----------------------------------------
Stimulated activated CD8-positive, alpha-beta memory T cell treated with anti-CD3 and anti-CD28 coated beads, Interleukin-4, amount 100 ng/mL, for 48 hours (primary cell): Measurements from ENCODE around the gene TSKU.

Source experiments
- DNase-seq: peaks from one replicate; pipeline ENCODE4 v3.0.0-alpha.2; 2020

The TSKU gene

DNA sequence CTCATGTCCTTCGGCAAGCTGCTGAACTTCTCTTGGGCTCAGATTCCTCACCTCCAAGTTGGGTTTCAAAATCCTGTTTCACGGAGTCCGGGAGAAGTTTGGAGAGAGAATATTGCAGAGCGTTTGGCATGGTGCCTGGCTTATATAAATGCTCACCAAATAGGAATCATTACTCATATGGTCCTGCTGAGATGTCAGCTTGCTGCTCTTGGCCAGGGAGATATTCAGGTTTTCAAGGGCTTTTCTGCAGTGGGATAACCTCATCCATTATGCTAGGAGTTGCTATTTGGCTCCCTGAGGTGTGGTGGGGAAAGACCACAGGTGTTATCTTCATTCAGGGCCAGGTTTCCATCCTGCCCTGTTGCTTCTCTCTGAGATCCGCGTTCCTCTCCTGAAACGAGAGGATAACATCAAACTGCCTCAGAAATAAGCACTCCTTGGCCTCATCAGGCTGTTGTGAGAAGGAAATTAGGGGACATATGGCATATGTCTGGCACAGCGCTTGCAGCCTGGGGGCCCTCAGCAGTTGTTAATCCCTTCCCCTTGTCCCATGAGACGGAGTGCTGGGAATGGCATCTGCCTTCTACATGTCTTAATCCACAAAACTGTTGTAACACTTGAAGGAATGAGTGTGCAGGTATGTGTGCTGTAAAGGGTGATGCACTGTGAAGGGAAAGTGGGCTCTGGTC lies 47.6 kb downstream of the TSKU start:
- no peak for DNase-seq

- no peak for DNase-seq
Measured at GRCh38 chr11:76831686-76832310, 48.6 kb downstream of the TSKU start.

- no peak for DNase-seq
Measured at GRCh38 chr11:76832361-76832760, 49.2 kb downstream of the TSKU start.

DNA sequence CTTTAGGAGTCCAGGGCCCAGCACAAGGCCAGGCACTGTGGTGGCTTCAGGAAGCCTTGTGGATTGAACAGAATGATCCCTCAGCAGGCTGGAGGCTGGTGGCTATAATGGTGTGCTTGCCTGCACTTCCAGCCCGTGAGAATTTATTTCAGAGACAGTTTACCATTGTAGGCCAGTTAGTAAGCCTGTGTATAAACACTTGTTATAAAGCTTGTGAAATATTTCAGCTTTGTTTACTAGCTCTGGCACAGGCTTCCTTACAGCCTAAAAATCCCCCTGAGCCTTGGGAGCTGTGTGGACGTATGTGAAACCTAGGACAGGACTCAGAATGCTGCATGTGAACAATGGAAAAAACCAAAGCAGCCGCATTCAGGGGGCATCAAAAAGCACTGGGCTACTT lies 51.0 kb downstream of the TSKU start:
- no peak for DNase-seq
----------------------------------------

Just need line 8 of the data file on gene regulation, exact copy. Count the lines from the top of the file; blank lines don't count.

Measured at GRCh38 chr11:76831686-76832310, 48.6 kb downstream of the TSKU start.